The launch isn’t at all successful and when the board of directors are put in front of taking a decision, they let Jobs go. However, he does fall back on his feet in a very strange way. Four years later we get to witness another launch, but one that is actually more of a masquerade done in order to allow time to pass. He believes so much in his idea and the fact that people will eventually realise he is right that he is willing to do whatever it takes. In this second act we get to experience one of the most powerful dialogues between Steve Jobs and John Sculley (Jeff Daniels). A long-awaited discussion beautifully filmed and choreographed.
The second act is also the one to show us how much he actually values his team. Everyone is still around him, with Joanna in the lead. It is emphasised how their relationship has always been a professional one, or at the most, a true friendship. Even so, for a moment, Steve wonders out loud: “Why haven’t we ever slept together?” To which Joanna, honest as usual, replies: “Because we’re not in love.”
The development carries on and we are soon in the final act: Apple drops, John is fired, Apple buys Next and Steve Jobs returns. In 1998, once the world catches up with his ideas, we get to hear the computer say, “Hello,” again at the launch of the iMac.
This final chapter is probably one of the most moving as it challenges him straight to the core of things, it challenges the relationship he has with the ones who have remained around as time has passed.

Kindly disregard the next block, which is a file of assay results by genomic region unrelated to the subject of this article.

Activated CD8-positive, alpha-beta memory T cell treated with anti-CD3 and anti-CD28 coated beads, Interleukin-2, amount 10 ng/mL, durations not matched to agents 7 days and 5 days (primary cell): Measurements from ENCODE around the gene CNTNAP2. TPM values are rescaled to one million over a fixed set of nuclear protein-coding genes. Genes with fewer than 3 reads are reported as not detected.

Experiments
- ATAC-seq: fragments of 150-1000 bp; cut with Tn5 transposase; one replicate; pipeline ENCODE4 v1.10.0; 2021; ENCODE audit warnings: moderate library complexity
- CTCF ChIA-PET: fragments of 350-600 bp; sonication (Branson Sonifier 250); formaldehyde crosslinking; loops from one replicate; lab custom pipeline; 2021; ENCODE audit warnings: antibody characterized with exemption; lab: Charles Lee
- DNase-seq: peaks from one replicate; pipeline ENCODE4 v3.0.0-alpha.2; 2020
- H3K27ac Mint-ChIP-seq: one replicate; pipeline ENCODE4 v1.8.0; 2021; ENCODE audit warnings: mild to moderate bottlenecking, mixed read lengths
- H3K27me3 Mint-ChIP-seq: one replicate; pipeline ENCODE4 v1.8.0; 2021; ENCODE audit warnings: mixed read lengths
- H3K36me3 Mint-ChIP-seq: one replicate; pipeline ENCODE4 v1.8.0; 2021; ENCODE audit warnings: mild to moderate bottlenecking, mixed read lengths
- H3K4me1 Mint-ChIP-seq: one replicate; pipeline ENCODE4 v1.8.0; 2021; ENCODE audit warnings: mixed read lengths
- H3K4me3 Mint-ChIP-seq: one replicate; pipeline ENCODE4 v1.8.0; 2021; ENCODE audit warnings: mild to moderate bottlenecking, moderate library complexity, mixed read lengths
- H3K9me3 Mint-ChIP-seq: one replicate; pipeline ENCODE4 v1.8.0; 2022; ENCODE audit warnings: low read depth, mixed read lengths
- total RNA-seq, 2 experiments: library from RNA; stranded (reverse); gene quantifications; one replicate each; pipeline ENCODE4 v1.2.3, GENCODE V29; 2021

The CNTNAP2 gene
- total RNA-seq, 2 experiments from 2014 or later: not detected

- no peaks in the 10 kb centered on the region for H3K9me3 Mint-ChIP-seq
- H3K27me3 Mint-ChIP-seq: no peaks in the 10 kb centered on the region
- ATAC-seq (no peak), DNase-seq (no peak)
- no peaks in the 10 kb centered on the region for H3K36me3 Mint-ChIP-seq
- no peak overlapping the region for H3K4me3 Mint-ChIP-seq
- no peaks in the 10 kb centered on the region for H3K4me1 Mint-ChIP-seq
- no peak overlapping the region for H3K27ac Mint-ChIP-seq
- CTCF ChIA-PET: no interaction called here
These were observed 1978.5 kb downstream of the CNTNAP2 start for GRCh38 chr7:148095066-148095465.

So where does this leave us? With a very well written and acted film. Personally, I am not an Apple worshiper, but as Fassbender confessed during a press conference, it is hard for this type of a person not to inspire you to a certain level. Don’t get me wrong, the film has plenty of cold and extremely detached moments, but they are done in such a beautiful way that somehow it makes you realise how important they were in the overall story.
Michael Fassbender as Steve Jobs is a perfect choice and probably the image of the turtle neck man will forever remain attached to his overall image. He surprises us with very deep and emotional moments related mostly to his daughter Lisa. “I’m going to put a thousand songs in your pocket,” he tells her in a very moving scene towards the end of the movie, in reference to the Walkman she constantly carries around. He was a believer, a doer and Fassbender catches all those moments in a truly mesmerizing way.
Steve Jobs will shine some light on the man that might have been ahead of his time, but won’t explain all the mysteries. It is the sort of film that will charm and move you, but also entertain. You will appreciate the ironic dialogue and it’ll make you second guess the motivation behind certain humane decisions.